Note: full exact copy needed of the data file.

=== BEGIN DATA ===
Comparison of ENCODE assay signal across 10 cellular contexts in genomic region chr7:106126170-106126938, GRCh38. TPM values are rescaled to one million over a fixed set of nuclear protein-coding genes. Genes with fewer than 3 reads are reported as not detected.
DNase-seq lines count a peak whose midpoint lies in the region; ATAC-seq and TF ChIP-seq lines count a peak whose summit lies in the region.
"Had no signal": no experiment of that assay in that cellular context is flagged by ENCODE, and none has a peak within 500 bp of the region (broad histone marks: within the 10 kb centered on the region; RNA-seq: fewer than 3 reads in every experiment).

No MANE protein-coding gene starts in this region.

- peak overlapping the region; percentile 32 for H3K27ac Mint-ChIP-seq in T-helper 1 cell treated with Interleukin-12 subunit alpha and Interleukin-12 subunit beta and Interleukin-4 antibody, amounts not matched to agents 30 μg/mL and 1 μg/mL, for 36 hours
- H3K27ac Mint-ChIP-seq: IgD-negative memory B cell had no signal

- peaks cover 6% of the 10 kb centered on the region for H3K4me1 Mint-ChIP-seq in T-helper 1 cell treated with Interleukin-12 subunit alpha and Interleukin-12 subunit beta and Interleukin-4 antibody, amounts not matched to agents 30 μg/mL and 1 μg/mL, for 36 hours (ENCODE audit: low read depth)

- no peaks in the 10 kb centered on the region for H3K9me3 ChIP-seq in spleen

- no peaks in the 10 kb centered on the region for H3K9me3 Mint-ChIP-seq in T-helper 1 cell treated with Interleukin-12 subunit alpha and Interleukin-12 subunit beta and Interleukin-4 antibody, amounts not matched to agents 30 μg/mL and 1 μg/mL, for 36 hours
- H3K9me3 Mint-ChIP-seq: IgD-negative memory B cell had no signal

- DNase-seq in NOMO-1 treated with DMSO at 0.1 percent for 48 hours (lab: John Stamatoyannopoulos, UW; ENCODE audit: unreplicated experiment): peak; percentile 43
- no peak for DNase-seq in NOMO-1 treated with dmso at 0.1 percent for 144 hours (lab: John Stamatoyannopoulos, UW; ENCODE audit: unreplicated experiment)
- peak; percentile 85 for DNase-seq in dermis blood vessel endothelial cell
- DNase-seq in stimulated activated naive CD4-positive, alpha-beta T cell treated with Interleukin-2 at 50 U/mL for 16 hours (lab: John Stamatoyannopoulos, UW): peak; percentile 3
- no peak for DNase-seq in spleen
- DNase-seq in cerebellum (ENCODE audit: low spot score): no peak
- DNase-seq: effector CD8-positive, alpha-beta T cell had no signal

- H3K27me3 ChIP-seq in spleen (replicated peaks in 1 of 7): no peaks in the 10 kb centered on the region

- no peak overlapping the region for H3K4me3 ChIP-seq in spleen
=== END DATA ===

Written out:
Comparison of ENCODE assay signal across 10 cellular contexts in genomic region chr7:106126170-106126938, GRCh38. TPM values are rescaled to one million over a fixed set of nuclear protein-coding genes. Genes with fewer than 3 reads are reported as not detected.
DNase-seq lines count a peak whose midpoint lies in the region; ATAC-seq and TF ChIP-seq lines count a peak whose summit lies in the region.
"Had no signal": no experiment of that assay in that cellular context is flagged by ENCODE, and none has a peak within 500 bp of the region (broad histone marks: within the 10 kb centered on the region; RNA-seq: fewer than 3 reads in every experiment).

No MANE protein-coding gene starts in this region.

- peak overlapping the region; percentile 32 for H3K27ac Mint-ChIP-seq in T-helper 1 cell treated with Interleukin-12 subunit alpha and Interleukin-12 subunit beta and Interleukin-4 antibody, amounts not matched to agents 30 μg/mL and 1 μg/mL, for 36 hours
- H3K27ac Mint-ChIP-seq: IgD-negative memory B cell had no signal

- peaks cover 6% of the 10 kb centered on the region for H3K4me1 Mint-ChIP-seq in T-helper 1 cell treated with Interleukin-12 subunit alpha and Interleukin-12 subunit beta and Interleukin-4 antibody, amounts not matched to agents 30 μg/mL and 1 μg/mL, for 36 hours (ENCODE audit: low read depth)

- no peaks in the 10 kb centered on the region for H3K9me3 ChIP-seq in spleen

- no peaks in the 10 kb centered on the region for H3K9me3 Mint-ChIP-seq in T-helper 1 cell treated with Interleukin-12 subunit alpha and Interleukin-12 subunit beta and Interleukin-4 antibody, amounts not matched to agents 30 μg/mL and 1 μg/mL, for 36 hours
- H3K9me3 Mint-ChIP-seq: IgD-negative memory B cell had no signal

- DNase-seq in NOMO-1 treated with DMSO at 0.1 percent for 48 hours (lab: John Stamatoyannopoulos, UW; ENCODE audit: unreplicated experiment): peak; percentile 43
- no peak for DNase-seq in NOMO-1 treated with dmso at 0.1 percent for 144 hours (lab: John Stamatoyannopoulos, UW; ENCODE audit: unreplicated experiment)
- peak; percentile 85 for DNase-seq in dermis blood vessel endothelial cell
- DNase-seq in stimulated activated naive CD4-positive, alpha-beta T cell treated with Interleukin-2 at 50 U/mL for 16 hours (lab: John Stamatoyannopoulos, UW): peak; percentile 3
- no peak for DNase-seq in spleen
- DNase-seq in cerebellum (ENCODE audit: low spot score): no peak
- DNase-seq: effector CD8-positive, alpha-beta T cell had no signal

- H3K27me3 ChIP-seq in spleen (replicated peaks in 1 of 7): no peaks in the 10 kb centered on the region

- no peak overlapping the region for H3K4me3 ChIP-seq in spleen